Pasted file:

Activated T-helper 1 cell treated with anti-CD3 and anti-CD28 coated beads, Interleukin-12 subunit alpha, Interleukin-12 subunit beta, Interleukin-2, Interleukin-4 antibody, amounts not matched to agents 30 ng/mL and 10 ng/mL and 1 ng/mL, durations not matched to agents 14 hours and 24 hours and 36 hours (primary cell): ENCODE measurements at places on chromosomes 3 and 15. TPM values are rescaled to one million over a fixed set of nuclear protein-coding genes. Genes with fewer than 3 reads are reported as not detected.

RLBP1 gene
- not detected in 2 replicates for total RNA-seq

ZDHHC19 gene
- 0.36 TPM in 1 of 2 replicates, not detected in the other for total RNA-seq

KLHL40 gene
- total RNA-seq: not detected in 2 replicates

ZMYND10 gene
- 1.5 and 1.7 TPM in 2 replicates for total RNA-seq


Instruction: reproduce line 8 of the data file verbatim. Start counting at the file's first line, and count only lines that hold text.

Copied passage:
ZMYND10 gene